There are a variety of methods for finding quality and popular materials:
Use the following criteria when making selections:
Excellent information on selecting materials can be found in From Cover to Cover: Evaluating and Reviewing Children’s Books (1997, HarperCollins), written by Kathleen Horning of the Cooperative Children’s Book Center in Madison WI.
Ensure the collection reflects and presents an ethnically diverse community. It has been said that understanding is a primary weapon in the fight for tolerance among culturally diverse groups. Literature gives a voice to those of different cultures. It portrays the differences, yet emphasizes the things all people have in common such as love, family, and feelings. It fosters in all children a sense of self-esteem and broadens understanding of people and places.
Every culture has its folklore. There are wonderfully written and illustrated folk tales from all parts of the world and from regions all over the United States. But folklore is only the beginning of multicultural collection. Picture books, stories with multicultural characters, such as the easy nonfiction book Families (Morris), that positively portray diversity must be a part of every collection. There are books that allow children to experience life around the world, like those that feature and celebrate daily life, food, festivals, people, and land, as well as the poetry and story of various cultures. There are also books that present in subtle ways the diversity within America, and within a child’s own neighborhood. Examples include: Jamaica and Brianna (Havill), Bein’ With You This Way (Nikola-Lisa) and Matthew and Tilly (Jones).
Stanley Steiner, in his book Promoting a Global Community Through Multicultural Children’s Literature (2001, Libraries Unlimited), lists criteria for building a collection of multicultural literature promoting a global community:
There are a number of helpful multicultural bibliographies such as Steiner’s to guide you in making effective purchases of quality materials. In addition to regular professional journal book reviews, it is helpful to read and use special journals such as Críticas and Multicultural Review. You can also be ensured of quality when you add materials that have won the “Coretta Scott King” http://www.ala.org/ala/emiert/corettascottkingbookaward/corettascott.htm, “Pura Belpre” http://www.ala.org/ala/alsc/awardsscholarships/literaryawds/belpremedal/belprmedal.htm, and “Americas” http://www.uwm.edu/Dept/CLACS/outreach/americas.html Awards.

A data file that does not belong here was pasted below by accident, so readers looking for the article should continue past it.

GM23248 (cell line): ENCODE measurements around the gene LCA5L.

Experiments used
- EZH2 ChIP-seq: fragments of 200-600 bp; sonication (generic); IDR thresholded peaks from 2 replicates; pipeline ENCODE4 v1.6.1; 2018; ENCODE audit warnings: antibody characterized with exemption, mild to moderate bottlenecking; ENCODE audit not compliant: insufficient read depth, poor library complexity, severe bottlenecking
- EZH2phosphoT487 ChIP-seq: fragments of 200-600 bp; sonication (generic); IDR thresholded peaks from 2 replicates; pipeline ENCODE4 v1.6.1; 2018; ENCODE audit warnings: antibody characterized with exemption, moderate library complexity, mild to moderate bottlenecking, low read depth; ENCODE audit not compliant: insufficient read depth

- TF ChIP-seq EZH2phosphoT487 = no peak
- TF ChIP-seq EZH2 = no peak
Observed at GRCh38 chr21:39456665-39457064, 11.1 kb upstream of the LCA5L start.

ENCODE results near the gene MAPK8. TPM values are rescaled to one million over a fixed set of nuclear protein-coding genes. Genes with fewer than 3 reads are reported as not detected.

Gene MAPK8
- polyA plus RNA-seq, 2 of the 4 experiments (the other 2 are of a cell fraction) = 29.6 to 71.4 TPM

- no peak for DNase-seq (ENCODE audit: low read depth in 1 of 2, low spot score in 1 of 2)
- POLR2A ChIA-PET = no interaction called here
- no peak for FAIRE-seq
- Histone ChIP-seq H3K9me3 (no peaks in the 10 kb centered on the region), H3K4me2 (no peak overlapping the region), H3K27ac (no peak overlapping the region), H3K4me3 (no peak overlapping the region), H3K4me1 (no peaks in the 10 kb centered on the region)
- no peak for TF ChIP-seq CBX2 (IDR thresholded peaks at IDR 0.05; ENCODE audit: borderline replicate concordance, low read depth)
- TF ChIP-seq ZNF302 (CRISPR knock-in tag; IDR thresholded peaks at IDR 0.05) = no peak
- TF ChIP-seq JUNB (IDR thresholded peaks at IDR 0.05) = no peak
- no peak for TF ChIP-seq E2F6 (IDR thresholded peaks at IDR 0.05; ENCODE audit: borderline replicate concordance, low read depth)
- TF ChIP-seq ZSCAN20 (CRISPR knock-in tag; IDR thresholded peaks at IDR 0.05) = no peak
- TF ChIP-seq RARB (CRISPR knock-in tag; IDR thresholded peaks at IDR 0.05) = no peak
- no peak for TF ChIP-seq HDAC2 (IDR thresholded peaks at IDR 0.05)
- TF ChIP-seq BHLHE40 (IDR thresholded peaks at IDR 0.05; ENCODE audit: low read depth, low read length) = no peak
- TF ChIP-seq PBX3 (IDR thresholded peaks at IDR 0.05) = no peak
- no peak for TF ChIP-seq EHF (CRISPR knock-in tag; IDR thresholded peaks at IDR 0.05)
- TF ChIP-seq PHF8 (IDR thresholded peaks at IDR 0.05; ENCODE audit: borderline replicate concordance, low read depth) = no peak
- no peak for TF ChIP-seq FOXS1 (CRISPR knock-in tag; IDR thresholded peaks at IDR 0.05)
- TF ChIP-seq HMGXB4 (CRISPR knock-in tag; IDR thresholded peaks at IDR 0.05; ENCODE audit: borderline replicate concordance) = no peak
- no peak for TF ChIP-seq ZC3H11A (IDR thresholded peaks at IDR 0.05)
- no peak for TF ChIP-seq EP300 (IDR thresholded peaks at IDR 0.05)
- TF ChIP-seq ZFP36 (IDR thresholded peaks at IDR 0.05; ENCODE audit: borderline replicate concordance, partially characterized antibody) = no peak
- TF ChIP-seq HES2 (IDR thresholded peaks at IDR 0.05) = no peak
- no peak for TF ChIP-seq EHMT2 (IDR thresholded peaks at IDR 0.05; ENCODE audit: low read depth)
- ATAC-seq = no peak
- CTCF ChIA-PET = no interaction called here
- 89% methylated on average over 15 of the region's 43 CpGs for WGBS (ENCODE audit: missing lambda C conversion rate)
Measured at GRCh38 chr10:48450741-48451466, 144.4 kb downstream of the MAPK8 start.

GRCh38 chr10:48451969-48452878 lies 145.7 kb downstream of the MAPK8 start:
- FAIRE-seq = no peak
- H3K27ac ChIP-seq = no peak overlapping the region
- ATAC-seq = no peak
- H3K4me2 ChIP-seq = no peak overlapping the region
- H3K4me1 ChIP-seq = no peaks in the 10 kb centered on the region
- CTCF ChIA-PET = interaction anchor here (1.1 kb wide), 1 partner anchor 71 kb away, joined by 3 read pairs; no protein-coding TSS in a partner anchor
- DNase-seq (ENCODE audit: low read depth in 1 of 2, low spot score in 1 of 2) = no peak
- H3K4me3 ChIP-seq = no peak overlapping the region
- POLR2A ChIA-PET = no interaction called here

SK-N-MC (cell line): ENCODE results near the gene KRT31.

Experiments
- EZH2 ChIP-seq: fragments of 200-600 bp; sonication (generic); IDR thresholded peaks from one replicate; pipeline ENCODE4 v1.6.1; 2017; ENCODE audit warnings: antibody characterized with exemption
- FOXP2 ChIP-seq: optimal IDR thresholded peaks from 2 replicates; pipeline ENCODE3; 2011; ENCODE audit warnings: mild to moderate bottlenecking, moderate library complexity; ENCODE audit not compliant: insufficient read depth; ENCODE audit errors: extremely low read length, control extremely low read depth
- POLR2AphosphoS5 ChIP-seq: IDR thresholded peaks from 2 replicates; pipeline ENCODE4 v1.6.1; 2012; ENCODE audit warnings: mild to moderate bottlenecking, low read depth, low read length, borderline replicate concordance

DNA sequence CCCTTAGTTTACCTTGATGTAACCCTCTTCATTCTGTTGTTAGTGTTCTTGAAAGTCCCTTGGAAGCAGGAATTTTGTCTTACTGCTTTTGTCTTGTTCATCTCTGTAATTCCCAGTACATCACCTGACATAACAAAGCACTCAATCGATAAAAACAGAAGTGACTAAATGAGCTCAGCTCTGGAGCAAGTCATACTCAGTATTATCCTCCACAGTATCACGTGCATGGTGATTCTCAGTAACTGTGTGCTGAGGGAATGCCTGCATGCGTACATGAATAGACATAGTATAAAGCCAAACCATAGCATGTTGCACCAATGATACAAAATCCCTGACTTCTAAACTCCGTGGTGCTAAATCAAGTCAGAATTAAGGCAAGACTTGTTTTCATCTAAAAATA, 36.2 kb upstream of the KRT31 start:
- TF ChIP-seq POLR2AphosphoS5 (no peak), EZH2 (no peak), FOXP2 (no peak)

The Idaho Commission for Libraries has created and makes available to libraries within the state a traveling book exhibit “Building Bridges: Books That Bring Us Together” which comes with multiple copies of a booklist entitled 60+ Great Multicultural Books, annotated by Stan Steiner PhD. This exhibit will not only provide staff and library users with a chance to peruse a beautiful collection of multicultural materials but will aid library staff in collection development. You can find more information about the display by visiting the Read to Me web site: http://libraries.idaho.gov/node/393.
When selecting non-print media (videos, audios, CD-ROMs, etc) use the same general criteria as for books: quality, accuracy, and artistic merit. These formats are professionally reviewed just as books are. Production quality is another area to review. The Association for Library Service to Children creates annual lists of notable children’s videos and audio recordings. You can find them online at: http://www.ala.org/ala/alsc/awardsscholarships/awardsscholarships.htm.
Toys in the library and toys for lending should be those which are designed for particular developmental levels and assist cognitive and motor skill building such as those in the Lamaze™ or Discovery Toy™ lines. Library toys should be the kind of toys that trigger the imagination and foster pretending. They should not depend upon some predetermined or preprogrammed action for use, but upon industriousness and fantasy.
The National Association for the Education of Young Children, in a brochure entitled “Toys=Tools for Learning” includes a chart that starts at birth to three months, and goes up to five and six-year olds, and lists characteristics of children and types of good toys for each group. It also provides suggestions to parents for buying toys that relate to library accession as well:
The Oppenheim Toy Portfolio (1999), a useful guide to toys for staff and public, would be a good choice to include in the parent/teacher collection. Parent’s Choice awards are another sign of quality, reviewed materials.
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